Sporozoite preparations were made between 5 and 7 dpi. Salivary glands were isolated and gently crushed on glass slides. Small thin smears (about 5 mm2) were prepared, fixed in methanol and stained with 4% of Giemsa solution for 1 h. Due to the tiny size of the glands, remnants of insect thorax tissue usually remain in such preparations, but this does not prevent sporozoite observation.

After each insect dissection, residual parts of their bodies were fixed in 96% ethanol and used for PCR-based analysis in order to confirm the presence of corresponding parasite lineages in vectors. Dissection needles were flame-disinfected to prevent contamination during the dissections.

In vitro development of H. pastoris

One individual common starling with a high parasitaemia of mature gametocytes (1.9%) was used as the donor of parasites for in vitro examination of sexual process and ookinete development of H. pastoris. A protocol by Valkiūnas et al. [21] was used for initiation of the in vitro development. Approximately 200 µl of blood was taken from the brachial vein using heparinized microcapillary tubes, immediately placed in a 2 ml Eppendorf tube and mixed with a 3.7% solution of sodium citrate in a ratio of 1 part of solution to 4 parts of blood. To prevent the drying of the solution with blood, each Eppendorf tube was placed in a 50 ml polypropylene container with a sheet of filter paper moistened in water on its bottom. A cap was screwed on the container tube. The experiment was performed at 22 °C. Smears were prepared from the blood-citrate mixture at set intervals of time after exposure to air (1, 3, 5, 10, 15, 30, 45, 60 min, and 2, 3, 4, 6, 8, 10, 12, 16, 24 h). Smears were air-dried, fixed in methanol, stained with 10% Giemsa solution for 1 h, and examined under a microscope at a high magnification (×1000), as blood films (see description above).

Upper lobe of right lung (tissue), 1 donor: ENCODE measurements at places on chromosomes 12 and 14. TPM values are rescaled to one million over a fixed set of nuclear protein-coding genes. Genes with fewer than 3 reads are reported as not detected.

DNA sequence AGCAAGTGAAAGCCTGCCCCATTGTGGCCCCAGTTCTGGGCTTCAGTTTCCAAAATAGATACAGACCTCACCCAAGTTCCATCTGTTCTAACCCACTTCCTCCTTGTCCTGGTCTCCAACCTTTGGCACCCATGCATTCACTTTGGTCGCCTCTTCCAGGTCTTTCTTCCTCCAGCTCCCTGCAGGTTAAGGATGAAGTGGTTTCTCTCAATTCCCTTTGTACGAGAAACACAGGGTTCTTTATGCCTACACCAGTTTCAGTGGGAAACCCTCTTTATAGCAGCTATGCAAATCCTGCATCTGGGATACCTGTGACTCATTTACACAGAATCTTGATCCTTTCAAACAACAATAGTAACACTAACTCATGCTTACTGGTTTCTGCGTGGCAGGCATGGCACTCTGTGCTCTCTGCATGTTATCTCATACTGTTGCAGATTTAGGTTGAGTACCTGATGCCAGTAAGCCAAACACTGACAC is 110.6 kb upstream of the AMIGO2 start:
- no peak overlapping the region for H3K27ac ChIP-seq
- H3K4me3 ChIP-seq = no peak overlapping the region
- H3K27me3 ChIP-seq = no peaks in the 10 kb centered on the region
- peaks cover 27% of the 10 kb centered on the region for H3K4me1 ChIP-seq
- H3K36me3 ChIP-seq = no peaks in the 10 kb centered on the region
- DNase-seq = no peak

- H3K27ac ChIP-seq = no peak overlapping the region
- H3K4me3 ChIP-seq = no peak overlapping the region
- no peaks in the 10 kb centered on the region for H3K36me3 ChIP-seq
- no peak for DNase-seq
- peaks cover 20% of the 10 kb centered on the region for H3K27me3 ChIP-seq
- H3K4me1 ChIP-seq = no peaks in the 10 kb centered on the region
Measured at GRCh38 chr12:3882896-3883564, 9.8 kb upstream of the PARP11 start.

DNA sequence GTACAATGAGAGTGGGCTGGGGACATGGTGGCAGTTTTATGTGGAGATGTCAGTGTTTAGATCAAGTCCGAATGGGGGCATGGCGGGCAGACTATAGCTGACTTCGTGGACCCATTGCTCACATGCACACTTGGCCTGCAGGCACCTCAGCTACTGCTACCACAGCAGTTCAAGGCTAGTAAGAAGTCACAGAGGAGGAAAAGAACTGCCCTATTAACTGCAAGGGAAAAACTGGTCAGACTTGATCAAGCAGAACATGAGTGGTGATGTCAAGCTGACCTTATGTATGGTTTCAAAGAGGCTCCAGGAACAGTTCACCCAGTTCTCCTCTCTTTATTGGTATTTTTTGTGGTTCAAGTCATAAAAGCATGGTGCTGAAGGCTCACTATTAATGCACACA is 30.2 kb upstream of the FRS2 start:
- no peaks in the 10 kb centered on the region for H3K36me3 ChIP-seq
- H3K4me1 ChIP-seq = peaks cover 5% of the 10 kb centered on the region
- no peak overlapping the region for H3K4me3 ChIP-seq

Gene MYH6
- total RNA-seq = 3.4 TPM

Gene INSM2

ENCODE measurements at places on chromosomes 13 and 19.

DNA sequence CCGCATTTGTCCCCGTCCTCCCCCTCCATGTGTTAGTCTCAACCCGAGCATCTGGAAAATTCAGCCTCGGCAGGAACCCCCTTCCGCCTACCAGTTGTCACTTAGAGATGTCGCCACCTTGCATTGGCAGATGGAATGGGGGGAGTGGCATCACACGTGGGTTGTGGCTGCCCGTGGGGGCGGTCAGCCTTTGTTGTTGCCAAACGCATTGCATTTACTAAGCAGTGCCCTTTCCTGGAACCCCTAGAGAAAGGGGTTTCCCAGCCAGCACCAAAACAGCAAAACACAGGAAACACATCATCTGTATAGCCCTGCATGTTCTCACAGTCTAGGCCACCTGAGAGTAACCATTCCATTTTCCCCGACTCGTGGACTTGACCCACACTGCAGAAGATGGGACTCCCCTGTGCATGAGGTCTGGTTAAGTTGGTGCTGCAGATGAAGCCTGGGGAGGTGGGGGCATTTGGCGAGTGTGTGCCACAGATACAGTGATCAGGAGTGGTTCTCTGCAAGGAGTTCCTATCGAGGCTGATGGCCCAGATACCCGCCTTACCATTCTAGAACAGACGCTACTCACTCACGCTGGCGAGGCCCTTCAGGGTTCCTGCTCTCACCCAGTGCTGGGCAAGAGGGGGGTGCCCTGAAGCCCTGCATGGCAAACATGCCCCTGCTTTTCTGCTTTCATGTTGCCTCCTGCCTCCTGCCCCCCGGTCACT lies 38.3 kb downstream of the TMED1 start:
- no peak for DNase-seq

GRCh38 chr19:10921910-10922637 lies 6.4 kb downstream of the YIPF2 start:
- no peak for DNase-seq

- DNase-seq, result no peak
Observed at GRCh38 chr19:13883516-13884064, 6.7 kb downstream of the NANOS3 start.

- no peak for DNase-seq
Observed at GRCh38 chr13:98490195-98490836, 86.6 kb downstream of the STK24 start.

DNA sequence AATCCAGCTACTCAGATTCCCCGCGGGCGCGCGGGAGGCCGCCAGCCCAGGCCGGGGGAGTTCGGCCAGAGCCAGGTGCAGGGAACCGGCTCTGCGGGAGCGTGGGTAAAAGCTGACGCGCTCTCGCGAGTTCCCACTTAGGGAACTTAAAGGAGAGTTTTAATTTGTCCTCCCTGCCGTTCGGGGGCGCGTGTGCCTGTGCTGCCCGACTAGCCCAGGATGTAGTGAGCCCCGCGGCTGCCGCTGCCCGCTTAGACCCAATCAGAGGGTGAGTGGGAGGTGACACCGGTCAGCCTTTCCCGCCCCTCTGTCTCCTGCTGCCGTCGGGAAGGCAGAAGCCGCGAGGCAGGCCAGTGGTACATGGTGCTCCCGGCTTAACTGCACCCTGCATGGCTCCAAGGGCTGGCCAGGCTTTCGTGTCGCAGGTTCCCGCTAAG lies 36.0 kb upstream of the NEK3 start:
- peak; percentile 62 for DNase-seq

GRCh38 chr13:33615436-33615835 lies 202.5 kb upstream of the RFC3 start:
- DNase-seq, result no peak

PCR, sequencing and phylogenetic analysis

Total DNA was extracted from all samples using the standard ammonium acetate extraction method [22]. A nested PCR protocol was used to amplify a 479-bp fragment of the cytochrome b gene (cytb) [23, 24]. The primers HaemNFI and HaemNR3 were used to amplify fragments of Haemoproteus, Plasmodium and Leucocytozoon parasites. The primers HaemF and HaemR2 were applied for the second PCR, which amplifies DNA of Haemoproteus and Plasmodium parasites. The success of the performed PCR was evaluated by running 1.5 µl of PCR product on a 2% agarose gel. One negative control (nuclease-free water) and one positive control (a Haemoproteus sp.-infected sample, which was selected as positive by microscopic examination) were used every 7 samples to control for possible false amplifications.